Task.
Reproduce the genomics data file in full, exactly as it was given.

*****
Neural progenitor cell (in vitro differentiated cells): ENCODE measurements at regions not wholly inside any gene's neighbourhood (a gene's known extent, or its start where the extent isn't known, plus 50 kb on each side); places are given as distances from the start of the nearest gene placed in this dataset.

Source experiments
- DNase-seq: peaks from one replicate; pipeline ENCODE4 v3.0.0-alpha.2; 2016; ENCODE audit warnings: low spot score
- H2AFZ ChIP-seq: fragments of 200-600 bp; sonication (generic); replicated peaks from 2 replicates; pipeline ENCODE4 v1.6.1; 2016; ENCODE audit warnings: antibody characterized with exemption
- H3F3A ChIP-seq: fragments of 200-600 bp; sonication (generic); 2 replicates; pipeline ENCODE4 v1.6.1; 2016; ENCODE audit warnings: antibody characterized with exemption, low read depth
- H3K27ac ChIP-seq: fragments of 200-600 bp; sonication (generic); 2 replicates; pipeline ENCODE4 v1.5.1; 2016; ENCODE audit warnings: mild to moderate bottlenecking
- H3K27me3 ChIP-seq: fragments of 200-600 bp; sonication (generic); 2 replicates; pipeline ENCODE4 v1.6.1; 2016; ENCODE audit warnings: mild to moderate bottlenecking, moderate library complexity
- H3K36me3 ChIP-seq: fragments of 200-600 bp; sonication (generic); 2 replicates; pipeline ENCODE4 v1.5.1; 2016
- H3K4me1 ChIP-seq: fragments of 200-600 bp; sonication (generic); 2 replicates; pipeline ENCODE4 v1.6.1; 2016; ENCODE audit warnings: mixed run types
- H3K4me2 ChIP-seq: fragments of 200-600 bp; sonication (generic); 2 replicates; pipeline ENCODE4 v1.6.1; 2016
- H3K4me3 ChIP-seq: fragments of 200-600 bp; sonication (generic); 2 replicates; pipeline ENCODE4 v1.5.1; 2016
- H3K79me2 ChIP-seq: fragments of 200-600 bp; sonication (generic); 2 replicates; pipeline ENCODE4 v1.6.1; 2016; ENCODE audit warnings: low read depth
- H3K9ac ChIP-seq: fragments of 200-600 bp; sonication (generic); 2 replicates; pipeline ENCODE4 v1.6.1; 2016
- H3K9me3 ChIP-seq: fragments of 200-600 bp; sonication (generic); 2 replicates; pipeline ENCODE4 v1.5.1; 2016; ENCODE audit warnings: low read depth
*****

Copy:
Neural progenitor cell (in vitro differentiated cells): ENCODE measurements at regions not wholly inside any gene's neighbourhood (a gene's known extent, or its start where the extent isn't known, plus 50 kb on each side); places are given as distances from the start of the nearest gene placed in this dataset.

Source experiments
- DNase-seq: peaks from one replicate; pipeline ENCODE4 v3.0.0-alpha.2; 2016; ENCODE audit warnings: low spot score
- H2AFZ ChIP-seq: fragments of 200-600 bp; sonication (generic); replicated peaks from 2 replicates; pipeline ENCODE4 v1.6.1; 2016; ENCODE audit warnings: antibody characterized with exemption
- H3F3A ChIP-seq: fragments of 200-600 bp; sonication (generic); 2 replicates; pipeline ENCODE4 v1.6.1; 2016; ENCODE audit warnings: antibody characterized with exemption, low read depth
- H3K27ac ChIP-seq: fragments of 200-600 bp; sonication (generic); 2 replicates; pipeline ENCODE4 v1.5.1; 2016; ENCODE audit warnings: mild to moderate bottlenecking
- H3K27me3 ChIP-seq: fragments of 200-600 bp; sonication (generic); 2 replicates; pipeline ENCODE4 v1.6.1; 2016; ENCODE audit warnings: mild to moderate bottlenecking, moderate library complexity
- H3K36me3 ChIP-seq: fragments of 200-600 bp; sonication (generic); 2 replicates; pipeline ENCODE4 v1.5.1; 2016
- H3K4me1 ChIP-seq: fragments of 200-600 bp; sonication (generic); 2 replicates; pipeline ENCODE4 v1.6.1; 2016; ENCODE audit warnings: mixed run types
- H3K4me2 ChIP-seq: fragments of 200-600 bp; sonication (generic); 2 replicates; pipeline ENCODE4 v1.6.1; 2016
- H3K4me3 ChIP-seq: fragments of 200-600 bp; sonication (generic); 2 replicates; pipeline ENCODE4 v1.5.1; 2016
- H3K79me2 ChIP-seq: fragments of 200-600 bp; sonication (generic); 2 replicates; pipeline ENCODE4 v1.6.1; 2016; ENCODE audit warnings: low read depth
- H3K9ac ChIP-seq: fragments of 200-600 bp; sonication (generic); 2 replicates; pipeline ENCODE4 v1.6.1; 2016
- H3K9me3 ChIP-seq: fragments of 200-600 bp; sonication (generic); 2 replicates; pipeline ENCODE4 v1.5.1; 2016; ENCODE audit warnings: low read depth